RR:C19 Evidence Scale rating by reviewer:
Reliable. The main study claims are generally justified by its methods and data. The results and conclusions are likely to be similar to the hypothetical ideal study. There are some minor caveats or limitations, but they would/do not change the major claims of the study. The study provides sufficient strength of evidence on its own that its main claims should be considered actionable, with some room for future revision.
The manuscript under review describes novel protocols for tongue swab processing for subsequent molecular MTB detection and provide clinical evidence for their performance. The current study adds to the growing body of evidence supporting the feasibility and value of tongue swabs for TB detection, which is encouraging given the pressing need for alternative, non-sputum sample types for TB detection; reporting needs to be improved, though.
Despite the fact that this is a diagnostic accuracy study, the STARD guidelines are not followed. The purpose of the STARD (Standards for Reporting of Diagnostic Accuracy Studies) guideline is to improve the transparency and completeness of diagnostic accuracy study reports: https://www.ncbi.nlm.nih.gov/pmc/articles/PMC5128957/ . Therefore, when summarizing the findings of research on diagnostic accuracy, it is critical to follow this guideline. The authors' findings are highly valuable to the field and should be published, but it would be helpful if they could enhance the reporting quality in accordance with the guidelines in their manuscript. This is something they could easily accomplish during a round of revisions. Please re-structure the manuscript in accordance with the guidelines to ensure high-quality reporting.
According to the STARD guidelines, studies on diagnostic accuracy should be clearly identified in the title. Because the current title does not allude to the study design, I would advise heeding this recommendation.
Provide 95% confidence intervals for the accuracy estimates.
If the study protocol was registered, include the registration number and name of the registry.
Line 26-28: Please clearly state if fresh or frozen samples were used.
Line 35: It is unclear how the authors conclude that tongue swab testing is appropriate for high-throughput TB testing based on their findings, considering that low-throughput systems like Xpert Ultra and MTB Ultima were used in the study.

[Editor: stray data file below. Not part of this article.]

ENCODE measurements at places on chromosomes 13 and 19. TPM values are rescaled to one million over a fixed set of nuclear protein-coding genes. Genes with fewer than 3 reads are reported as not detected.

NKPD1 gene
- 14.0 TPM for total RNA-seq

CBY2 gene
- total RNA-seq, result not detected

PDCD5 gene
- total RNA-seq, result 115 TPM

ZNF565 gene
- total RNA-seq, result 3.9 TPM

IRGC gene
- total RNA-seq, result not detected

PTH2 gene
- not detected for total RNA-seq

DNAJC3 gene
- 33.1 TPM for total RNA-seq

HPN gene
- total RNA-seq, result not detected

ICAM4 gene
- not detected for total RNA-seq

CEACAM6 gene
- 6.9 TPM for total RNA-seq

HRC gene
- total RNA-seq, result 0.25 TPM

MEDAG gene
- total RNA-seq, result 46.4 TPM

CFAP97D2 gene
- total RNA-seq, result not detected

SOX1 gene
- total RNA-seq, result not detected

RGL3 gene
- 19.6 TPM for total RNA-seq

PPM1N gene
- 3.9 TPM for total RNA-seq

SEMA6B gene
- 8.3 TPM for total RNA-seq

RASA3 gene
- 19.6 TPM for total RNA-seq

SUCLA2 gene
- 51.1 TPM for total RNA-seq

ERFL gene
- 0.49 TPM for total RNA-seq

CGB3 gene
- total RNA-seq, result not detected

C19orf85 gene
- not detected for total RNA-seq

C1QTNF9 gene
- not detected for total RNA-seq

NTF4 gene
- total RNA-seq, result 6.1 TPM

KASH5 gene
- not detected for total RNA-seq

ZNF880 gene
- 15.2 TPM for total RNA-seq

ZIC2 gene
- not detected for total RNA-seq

Line 41-42: For readers who are unfamiliar with the field, please provide more details on why a different sample type than sputum is desired for TB testing.
Line 56-57: Please provide references.
Line 66-77: It seems like the content would be better suited for discussion than introduction. To clearly identify the study objectives, I suggest rephrasing part of the content.
Line 88-100: Please elaborate on the eligibility criteria for each cohort.
Please provide details on the reference standard and the reasoning behind its selection.
It is not stated how the sample size for each cohort was determined.
It is unclear how the indeterminate/invalid results were handled.
Line 169-170: Please provide a clear explanation for why nine participants were excluded from the analysis. You note on Line 172 that some participants were excluded from the analysis because of incomplete sample collection, but it is not clear if this applies to all nine participants who were excluded.
Please provide 95% confidence intervals for the accuracy estimates.
Line 187-188: Please clearly state the number of indeterminate/invalid results per platform. Although lines 194 to 196 imply this, the numbers in this paragraph do not match the numbers in Table 2. In addition, line 170 states that 321 participants in total were included in the analysis, as opposed to the 320 stated here.
Line 194: Please report on the commonly observed error types per platform.
Overall, the results of the study add to the body of evidence in favor of using tongue swabs in place of sputum collection in situations where it is not feasible. Their use has the potential to improve access to TB testing and lower occupational risks for healthcare professionals.